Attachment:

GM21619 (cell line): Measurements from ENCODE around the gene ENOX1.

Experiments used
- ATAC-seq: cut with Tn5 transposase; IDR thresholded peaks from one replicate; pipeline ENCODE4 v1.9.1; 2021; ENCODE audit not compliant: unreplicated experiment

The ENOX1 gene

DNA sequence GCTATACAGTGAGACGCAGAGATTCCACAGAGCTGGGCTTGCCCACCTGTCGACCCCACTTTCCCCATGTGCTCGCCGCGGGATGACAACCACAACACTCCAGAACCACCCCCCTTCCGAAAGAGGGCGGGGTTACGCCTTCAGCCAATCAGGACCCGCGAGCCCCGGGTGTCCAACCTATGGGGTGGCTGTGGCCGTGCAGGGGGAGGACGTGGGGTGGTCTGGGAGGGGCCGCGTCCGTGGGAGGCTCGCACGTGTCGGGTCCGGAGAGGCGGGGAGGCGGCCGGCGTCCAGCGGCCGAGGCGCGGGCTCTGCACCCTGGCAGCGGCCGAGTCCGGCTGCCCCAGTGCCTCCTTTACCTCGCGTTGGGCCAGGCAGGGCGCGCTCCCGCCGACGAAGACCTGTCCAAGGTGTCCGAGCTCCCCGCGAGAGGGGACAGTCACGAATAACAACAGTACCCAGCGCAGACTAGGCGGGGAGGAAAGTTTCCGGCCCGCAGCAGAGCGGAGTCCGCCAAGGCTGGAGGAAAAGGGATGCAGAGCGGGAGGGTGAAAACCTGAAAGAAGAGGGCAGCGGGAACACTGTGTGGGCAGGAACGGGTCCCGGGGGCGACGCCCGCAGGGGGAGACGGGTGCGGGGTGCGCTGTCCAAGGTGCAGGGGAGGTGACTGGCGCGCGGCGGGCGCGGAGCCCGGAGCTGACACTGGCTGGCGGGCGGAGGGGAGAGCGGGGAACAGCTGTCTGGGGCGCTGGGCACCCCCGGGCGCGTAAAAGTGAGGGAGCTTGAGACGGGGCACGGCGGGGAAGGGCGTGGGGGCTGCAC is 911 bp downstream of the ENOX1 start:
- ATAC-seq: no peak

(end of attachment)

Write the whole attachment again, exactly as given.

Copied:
GM21619 (cell line): Measurements from ENCODE around the gene ENOX1.

Experiments used
- ATAC-seq: cut with Tn5 transposase; IDR thresholded peaks from one replicate; pipeline ENCODE4 v1.9.1; 2021; ENCODE audit not compliant: unreplicated experiment

The ENOX1 gene

DNA sequence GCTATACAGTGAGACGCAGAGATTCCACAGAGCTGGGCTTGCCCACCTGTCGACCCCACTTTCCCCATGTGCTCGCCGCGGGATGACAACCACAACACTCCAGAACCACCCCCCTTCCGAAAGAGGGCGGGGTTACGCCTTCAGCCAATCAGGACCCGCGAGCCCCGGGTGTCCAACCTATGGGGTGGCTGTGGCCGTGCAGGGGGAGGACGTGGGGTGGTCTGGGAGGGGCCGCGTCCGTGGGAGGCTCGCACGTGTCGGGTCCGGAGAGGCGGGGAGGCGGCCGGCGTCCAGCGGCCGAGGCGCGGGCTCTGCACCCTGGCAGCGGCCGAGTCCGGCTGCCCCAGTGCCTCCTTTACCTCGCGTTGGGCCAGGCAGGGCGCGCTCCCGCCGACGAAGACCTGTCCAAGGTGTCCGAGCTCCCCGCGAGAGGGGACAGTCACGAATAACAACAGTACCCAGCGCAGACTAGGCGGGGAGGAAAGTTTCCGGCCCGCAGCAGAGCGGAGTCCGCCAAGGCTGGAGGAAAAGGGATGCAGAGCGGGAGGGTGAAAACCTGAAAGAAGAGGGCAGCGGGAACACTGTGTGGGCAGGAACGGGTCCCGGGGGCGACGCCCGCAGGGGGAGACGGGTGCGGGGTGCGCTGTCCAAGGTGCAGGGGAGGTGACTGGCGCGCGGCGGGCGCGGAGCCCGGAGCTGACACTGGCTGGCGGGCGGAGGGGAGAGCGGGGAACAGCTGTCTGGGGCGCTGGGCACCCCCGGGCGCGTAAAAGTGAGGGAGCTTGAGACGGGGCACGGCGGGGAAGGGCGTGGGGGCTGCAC is 911 bp downstream of the ENOX1 start:
- ATAC-seq: no peak